What to Test for in Nickel



Nickel legislation applies to all items which are intended to come into prolonged and direct contact with the skin. The specific products cited in the UK regulations include:
• earrings
• necklaces, bracelets, chains, anklets and finger rings
• wrist-watch cases, watch straps and tighteners
• rivet buttons, tighteners, rivets, zippers and metal marks, contained in or intended to be used in garments

This list is not exhaustive and suppliers should consider all items such as buckles for shoes and belts, handbag straps and handles, hair clips, ear pieces etc and assess whether or not the item, or any part of it will be in prolonged and direct contact with the skin during its normal, intended use.

As Nickel testing is destructive, lengthy and expensive there is no question of each item being individually tested. Instead a supplier must take all reasonable steps to ensure that their product complies with the regulations which would normally include some level of sampling and testing.

General Guidelines

There cannot be any certainty that a product conforms to the REACH Regulations without it undergoing full testing as required by the relevant standard. However, with full knowledge of the components and methods of production, these guidelines may be used as an indication of which products are most likely to conform.

Please note that that AnchorCert Analytical does not take any responsibility for interpretation of these guidelines or any subsequent consequences arising from this information. It should also be noted that a UK hallmark does not mean that the item complies with any legislation other than the Hallmarking Act 1973.

Low Risk

Yellow Carat Gold Alloys are low risk, as nickel is not normally present as a deliberate addition. However, nickel may be present in the traditional plating solution used to “flash plate” so beware.
Platinum Alloys are unlikely to be a problem

Medium Risk

White Gold Carat Alloys may not conform as nickel can be deliberately added to “whiten” the alloy. Rhodium plating can reduce the amount of nickel being released but this depends upon the plating being of sufficient thickness and can also be affected by other factors.
Silver Alloys in themselves are likely to conform, as nickel is not normally present as a deliberate addition. However, if a nickel diffusion barrier has been used beneath a top layer of fine silver, then the final product may not conform depending upon the thickness of the layer etc.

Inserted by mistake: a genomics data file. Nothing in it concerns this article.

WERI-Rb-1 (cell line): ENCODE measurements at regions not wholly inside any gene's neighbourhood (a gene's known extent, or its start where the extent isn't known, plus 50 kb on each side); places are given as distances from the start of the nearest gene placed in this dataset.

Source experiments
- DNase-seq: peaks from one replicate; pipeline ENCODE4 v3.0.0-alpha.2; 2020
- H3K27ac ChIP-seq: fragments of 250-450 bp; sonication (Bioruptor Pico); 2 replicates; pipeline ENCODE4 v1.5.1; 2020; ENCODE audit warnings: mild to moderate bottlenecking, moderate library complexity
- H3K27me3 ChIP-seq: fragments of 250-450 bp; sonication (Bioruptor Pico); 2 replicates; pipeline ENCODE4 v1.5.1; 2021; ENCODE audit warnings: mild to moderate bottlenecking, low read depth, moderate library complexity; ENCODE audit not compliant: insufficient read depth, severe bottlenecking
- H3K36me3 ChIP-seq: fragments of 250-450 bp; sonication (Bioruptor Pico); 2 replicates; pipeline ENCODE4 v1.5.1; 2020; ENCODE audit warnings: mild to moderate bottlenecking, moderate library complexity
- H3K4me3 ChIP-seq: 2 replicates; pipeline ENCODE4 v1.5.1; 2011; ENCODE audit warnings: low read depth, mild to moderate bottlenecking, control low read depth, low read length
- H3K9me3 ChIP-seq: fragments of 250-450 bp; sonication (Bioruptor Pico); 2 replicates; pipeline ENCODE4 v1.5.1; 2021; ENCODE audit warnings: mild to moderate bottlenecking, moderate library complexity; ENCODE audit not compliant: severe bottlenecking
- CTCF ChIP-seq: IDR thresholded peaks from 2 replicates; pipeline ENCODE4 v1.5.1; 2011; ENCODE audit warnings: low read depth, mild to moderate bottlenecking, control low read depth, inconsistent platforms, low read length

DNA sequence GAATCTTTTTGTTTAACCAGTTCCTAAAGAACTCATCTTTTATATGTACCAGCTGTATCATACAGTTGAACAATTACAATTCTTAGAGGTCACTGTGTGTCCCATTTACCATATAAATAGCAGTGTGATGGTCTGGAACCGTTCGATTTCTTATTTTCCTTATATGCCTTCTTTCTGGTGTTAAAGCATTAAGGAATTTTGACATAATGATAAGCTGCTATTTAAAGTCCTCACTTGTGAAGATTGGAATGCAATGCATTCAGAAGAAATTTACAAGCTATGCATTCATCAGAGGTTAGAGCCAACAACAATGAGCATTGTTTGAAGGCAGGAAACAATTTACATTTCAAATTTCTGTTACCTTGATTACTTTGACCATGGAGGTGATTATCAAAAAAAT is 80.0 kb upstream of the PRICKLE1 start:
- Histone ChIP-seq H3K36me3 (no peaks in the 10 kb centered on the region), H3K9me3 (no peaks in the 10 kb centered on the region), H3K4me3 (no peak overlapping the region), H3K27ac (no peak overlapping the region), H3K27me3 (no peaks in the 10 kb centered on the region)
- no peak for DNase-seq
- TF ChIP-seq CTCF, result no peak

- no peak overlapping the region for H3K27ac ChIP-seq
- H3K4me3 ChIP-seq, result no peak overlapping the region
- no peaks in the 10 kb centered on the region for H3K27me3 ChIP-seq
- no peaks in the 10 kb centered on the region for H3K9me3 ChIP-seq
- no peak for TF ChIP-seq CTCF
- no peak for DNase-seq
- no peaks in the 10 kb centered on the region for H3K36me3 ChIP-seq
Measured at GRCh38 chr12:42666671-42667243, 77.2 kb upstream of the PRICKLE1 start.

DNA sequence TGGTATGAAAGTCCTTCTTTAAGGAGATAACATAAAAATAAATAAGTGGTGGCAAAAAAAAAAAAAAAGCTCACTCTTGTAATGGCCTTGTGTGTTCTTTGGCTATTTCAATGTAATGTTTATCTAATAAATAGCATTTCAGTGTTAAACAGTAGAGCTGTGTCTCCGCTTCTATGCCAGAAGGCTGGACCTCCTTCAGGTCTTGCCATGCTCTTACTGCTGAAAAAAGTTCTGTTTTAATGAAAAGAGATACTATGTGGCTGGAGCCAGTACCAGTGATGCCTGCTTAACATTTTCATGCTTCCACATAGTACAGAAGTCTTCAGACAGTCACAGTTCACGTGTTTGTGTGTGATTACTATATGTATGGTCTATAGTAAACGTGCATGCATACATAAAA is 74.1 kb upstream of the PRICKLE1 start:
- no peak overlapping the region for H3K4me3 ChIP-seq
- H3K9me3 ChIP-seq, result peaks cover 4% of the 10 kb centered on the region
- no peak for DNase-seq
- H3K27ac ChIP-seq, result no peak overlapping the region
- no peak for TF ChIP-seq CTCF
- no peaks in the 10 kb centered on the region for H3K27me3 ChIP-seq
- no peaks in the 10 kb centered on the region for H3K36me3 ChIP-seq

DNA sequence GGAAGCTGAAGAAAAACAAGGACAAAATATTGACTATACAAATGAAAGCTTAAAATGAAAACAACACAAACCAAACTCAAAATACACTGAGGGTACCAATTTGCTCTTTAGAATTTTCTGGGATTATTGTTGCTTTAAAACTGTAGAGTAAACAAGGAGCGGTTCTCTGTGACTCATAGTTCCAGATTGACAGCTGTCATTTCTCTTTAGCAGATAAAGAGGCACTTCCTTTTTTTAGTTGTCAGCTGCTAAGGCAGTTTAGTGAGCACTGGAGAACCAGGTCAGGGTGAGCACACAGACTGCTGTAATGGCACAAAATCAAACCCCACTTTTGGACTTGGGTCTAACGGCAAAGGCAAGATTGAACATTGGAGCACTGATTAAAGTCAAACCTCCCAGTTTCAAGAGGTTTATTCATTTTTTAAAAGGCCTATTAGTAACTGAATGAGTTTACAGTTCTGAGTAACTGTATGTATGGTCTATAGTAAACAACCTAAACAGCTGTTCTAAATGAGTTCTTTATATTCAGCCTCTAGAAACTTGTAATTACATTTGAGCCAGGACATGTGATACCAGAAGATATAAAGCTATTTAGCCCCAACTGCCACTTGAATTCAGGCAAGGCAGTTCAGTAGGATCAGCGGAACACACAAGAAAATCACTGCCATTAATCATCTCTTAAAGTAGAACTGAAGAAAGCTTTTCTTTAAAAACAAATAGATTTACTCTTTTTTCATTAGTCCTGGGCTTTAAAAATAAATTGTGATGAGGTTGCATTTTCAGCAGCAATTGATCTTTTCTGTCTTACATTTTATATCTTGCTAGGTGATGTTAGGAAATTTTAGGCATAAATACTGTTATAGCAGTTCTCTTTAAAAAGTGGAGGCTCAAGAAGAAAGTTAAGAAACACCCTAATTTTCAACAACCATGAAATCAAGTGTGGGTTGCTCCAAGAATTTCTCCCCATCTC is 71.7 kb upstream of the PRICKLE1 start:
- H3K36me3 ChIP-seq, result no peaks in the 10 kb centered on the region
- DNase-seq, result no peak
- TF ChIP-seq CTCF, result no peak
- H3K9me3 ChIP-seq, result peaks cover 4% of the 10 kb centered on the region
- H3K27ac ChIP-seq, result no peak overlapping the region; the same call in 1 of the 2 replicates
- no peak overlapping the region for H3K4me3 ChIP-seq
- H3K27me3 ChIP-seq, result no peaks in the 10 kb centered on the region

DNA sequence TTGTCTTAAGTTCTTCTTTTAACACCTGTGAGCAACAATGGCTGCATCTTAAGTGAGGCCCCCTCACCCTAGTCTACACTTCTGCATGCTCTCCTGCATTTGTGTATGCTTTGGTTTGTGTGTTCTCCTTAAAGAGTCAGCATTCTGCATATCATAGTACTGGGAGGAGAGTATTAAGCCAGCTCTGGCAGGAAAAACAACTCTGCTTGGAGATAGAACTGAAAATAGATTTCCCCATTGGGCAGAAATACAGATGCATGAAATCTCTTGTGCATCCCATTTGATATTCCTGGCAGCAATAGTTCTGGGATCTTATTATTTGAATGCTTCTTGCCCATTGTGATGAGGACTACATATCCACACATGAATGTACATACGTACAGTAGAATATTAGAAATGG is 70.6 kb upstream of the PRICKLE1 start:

Watches will depend upon the materials selected for the components and any subsequent treatments.

High Risk

Costume Jewellery could contravene the regulations if:

  • Nickel is used as a plated layer beneath the surface layer
  • Nickel is present in the plating solution used to plate the surface layer
  • The item has a gun metal finish
  • Nickel is present in the base metal beneath the plating

Even trace amounts of nickel can lead to articles failing the nickel release test. The following materials do not in themselves conform to the requirements of the Nickel Regulations in terms of nickel release or wear ability tests:

  • Conventional 18/8 stainless surgical steels
  • Cupro Nickels
  • Alloys containing low gold/high nickel
  • Nickel under plates unless protected by conforming top plating.

The following materials may conform if used correctly. Plating will always depend upon it being of sufficient thickness etc

  • Titanium – dependent upon the manufacturing process
  • Nickel free Gold plating
  • Palladium Nickel plating
  • Titanium based coating (CVD type)
  • 304L, 304Cu, 316L Stainless steels

'Nickel Free' stainless steels are now available in Europe and the USA but there is a question as to their corrosion resistance.


Research by AnchorCert Analytical has found that other factors can have an impact on nickel release; these include surface finish, porosity, manufacturing techniques and plating irregularities.


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